The three-dimensional workspace or landscape is navigable using conventional three-dimensional navigation techniques. A user may move around or navigate within the three-dimensional data representation to alter his perspective and view of the displayed representation of the data. Thus, a user may be referred to as a navigator. The navigator is actually stationary, and his view of the display space changes to give him the sensation of moving within the three-dimensional graphical space. Thus, we speak in terms of the navigator's perceived motion when we refer to changes in his view of the display space. As the user moves, his view of the data changes accordingly within the three-dimensional data representation. Some navigation modes include browsing, searching and data movement. U.S. Pat. No. 5,555,354 (Strasnick et al., Sep. 10, 1996) describes some known navigation techniques.
The programs are written in human readable script and this script is provided to another program called a compiler to generate a machine readable numeric code which can be loaded into, and directly executed by the computer. The C++ language possesses certain characteristics which allow a software developer to easily use programs written by others while still providing a great deal of control over the reuse of programs to prevent their destruction or improper use. The C++ language is well known and many articles and text are available which describe the language in detail.
While the embodiment of the present invention, which will be subsequently described, can be implemented using object oriented techniques involving the C++ programming language, we found it preferable to use SCL as used in VRT: the Virtual Reality Toolkit developed and marketed by Superscape Ltd. having U.S. offices in Palo Alto, California. Extensive details of these programming techniques may be found in the Superscape VRT, Reference Manual, Version 4-00, 2d Edition, Jan. 29, 1996.
It should be understood by those skilled in the art that object oriented programming techniques involve the definition, creation, use and instruction of "objects". These objects are software entities comprising data elements and routines, or methods, which manipulate the data elements. The data and related methods are treated by the software as an entity and can be created, used and deleted as such. The data and functions enable objects to model their real world equivalent entity in terms of its attributes, which can be presented by the data elements, and its behavior which can be represented by its methods. Thus, in implementing the present invention, the collision barrier associated with objects may be regarded and stored as part of the software entity.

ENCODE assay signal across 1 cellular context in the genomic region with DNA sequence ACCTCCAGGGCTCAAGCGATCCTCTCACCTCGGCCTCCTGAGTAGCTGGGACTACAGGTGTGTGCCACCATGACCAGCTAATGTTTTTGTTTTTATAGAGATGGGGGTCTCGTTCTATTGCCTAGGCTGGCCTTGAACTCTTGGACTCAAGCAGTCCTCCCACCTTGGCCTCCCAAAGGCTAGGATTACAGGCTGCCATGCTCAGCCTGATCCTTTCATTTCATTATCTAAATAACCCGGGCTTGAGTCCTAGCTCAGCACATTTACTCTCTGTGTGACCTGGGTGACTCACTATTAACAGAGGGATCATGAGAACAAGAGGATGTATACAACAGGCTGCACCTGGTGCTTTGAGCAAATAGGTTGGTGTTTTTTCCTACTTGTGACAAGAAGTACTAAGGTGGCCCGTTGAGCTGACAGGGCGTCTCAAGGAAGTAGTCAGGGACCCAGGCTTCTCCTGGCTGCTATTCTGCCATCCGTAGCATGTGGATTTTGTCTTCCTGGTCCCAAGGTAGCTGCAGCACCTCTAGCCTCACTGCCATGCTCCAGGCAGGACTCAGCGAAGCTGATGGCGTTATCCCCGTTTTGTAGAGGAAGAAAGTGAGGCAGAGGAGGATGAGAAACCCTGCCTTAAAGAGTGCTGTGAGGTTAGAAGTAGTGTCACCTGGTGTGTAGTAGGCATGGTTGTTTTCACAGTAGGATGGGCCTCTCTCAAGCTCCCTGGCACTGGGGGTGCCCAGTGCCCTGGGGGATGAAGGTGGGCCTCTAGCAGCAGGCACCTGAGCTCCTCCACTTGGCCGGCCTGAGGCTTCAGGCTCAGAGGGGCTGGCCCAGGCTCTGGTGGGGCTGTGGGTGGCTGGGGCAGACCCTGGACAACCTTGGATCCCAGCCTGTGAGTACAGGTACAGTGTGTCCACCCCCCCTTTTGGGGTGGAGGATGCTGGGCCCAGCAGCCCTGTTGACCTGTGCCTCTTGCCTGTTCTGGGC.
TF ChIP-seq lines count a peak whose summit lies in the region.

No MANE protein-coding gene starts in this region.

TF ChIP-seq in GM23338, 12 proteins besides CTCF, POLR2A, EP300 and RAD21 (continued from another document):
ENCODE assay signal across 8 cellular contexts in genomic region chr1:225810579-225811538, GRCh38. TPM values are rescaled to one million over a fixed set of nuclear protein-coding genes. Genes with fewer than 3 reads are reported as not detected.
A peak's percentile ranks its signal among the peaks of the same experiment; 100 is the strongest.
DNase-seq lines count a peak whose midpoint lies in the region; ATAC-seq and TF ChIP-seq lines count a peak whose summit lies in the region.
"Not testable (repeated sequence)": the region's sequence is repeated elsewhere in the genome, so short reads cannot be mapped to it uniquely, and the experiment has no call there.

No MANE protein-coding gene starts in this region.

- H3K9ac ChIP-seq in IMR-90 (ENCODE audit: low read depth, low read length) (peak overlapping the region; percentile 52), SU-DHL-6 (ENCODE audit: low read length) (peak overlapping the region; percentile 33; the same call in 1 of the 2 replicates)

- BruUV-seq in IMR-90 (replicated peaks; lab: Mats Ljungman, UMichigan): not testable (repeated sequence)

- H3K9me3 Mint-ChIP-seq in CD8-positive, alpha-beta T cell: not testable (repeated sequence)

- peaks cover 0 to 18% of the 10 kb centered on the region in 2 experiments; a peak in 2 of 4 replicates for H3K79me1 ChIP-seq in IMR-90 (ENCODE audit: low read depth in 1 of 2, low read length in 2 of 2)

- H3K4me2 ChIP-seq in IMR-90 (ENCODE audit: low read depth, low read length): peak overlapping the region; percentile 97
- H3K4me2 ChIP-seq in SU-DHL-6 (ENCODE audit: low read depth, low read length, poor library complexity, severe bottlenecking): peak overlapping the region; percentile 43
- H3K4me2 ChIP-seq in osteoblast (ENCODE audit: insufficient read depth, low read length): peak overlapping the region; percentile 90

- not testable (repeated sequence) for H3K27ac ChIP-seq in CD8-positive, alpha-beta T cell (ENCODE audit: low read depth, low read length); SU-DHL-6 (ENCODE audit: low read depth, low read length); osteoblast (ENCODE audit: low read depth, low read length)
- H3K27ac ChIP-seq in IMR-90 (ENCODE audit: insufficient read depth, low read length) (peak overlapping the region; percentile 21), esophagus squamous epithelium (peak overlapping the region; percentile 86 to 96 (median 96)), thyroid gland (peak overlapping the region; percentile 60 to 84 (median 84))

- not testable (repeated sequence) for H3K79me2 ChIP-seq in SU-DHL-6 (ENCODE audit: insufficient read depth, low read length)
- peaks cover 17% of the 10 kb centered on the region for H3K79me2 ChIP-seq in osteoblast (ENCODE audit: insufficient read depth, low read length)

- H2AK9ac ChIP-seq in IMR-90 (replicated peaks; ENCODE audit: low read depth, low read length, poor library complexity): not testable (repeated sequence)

Objects are defined by creating "classes" which are not objects themselves, but which act as templates which instruct a compiler how to construct the actual object. For example, a class may specify the number and type of data variables and the steps involved in the functions which manipulate the data. An object is actually created in the program by means of a special function called a constructor which uses the corresponding class definition and additional information, such as arguments provided during object creation, to construct the object. Objects are destroyed by a special function called a destructor.
Many benefits arise out of three basic properties of object oriented programming techniques, encapsulation, polymorphism and inheritance. Objects can be designed to hide, or encapsulate, all or a portion of, the internal data structure and the internal functions. More particularly, during program design, a program developer can define objects in which all or some of the data variables and all or some of the related method are considered "private" or for use only by the object itself. Other data or methods can be declared "public" or available for use by other software programs. Access to the private variables and methods by other programs can be controlled by defining public methods which access the object's private data. The public methods form an interface between the private data and external programs. An attempt to write program code which directly accesses the private variables causes a compiler to generate an error during program compilation. This error stops the compilation process and presents the program from being run.